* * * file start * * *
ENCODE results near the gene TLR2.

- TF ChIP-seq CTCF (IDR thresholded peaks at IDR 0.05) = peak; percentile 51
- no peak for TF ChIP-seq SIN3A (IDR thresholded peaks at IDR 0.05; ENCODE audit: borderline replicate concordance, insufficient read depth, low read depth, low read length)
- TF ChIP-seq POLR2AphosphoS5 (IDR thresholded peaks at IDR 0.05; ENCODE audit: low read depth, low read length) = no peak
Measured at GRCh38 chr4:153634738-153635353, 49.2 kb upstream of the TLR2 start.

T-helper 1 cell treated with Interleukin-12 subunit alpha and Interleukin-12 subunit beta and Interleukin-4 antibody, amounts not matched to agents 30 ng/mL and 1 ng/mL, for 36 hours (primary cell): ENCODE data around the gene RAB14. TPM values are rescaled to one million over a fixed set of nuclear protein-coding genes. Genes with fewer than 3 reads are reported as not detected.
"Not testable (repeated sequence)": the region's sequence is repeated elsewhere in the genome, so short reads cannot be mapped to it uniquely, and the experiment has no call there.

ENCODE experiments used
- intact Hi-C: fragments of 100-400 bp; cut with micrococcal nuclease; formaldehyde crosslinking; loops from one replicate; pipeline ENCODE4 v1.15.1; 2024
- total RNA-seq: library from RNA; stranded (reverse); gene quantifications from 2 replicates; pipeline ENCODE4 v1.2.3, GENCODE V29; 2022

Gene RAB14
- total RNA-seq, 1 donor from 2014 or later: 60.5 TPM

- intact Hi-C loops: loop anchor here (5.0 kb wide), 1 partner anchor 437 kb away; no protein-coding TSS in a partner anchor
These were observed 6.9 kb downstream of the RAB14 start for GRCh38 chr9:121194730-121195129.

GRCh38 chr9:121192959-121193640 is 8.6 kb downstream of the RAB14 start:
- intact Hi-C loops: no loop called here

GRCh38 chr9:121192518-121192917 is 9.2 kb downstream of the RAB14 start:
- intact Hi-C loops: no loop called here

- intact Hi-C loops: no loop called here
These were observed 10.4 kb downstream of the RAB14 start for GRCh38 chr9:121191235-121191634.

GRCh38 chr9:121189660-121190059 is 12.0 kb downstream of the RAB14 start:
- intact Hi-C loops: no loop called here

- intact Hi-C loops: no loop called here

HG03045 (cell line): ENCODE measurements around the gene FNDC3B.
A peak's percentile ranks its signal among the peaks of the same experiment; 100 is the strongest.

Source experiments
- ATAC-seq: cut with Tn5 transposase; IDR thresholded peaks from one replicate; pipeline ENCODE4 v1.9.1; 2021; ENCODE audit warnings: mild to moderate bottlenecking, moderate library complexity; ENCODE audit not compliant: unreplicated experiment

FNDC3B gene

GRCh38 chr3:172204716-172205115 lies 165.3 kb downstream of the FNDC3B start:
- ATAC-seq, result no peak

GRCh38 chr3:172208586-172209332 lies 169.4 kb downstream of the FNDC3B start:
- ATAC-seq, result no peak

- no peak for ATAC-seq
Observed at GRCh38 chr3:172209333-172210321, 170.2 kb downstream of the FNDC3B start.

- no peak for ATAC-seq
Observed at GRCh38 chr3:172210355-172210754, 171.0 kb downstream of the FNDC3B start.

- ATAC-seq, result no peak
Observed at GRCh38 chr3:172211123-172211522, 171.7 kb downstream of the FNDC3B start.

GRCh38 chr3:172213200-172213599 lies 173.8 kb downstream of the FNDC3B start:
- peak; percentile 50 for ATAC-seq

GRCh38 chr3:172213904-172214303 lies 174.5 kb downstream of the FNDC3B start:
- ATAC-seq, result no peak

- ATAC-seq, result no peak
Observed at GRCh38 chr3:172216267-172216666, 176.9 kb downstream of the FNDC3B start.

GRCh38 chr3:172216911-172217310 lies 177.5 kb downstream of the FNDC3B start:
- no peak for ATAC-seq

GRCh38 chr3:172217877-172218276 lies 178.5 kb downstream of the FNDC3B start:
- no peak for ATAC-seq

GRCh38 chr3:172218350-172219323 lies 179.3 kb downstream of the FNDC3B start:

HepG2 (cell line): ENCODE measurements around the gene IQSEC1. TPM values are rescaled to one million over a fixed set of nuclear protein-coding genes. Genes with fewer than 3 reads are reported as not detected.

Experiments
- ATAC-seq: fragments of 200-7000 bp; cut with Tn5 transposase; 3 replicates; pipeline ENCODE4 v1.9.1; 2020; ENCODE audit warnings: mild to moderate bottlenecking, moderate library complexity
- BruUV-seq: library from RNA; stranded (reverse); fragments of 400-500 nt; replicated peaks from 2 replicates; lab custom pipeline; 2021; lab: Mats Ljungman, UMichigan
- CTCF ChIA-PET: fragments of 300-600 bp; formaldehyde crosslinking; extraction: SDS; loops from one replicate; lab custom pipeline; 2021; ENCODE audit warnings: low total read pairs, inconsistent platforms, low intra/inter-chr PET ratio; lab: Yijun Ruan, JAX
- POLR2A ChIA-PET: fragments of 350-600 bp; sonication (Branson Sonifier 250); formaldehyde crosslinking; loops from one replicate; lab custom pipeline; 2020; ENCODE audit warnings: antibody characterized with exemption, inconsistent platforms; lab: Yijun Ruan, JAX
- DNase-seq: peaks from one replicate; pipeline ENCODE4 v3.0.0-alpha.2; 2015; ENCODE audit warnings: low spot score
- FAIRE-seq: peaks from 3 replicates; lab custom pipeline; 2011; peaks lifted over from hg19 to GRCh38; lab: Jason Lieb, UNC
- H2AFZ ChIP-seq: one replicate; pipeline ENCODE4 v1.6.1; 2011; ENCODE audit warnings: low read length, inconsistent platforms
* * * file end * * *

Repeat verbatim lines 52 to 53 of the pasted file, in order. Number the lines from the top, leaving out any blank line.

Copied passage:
- ATAC-seq: fragments of 200-7000 bp; cut with Tn5 transposase; 3 replicates; pipeline ENCODE4 v1.9.1; 2020; ENCODE audit warnings: mild to moderate bottlenecking, moderate library complexity
- BruUV-seq: library from RNA; stranded (reverse); fragments of 400-500 nt; replicated peaks from 2 replicates; lab custom pipeline; 2021; lab: Mats Ljungman, UMichigan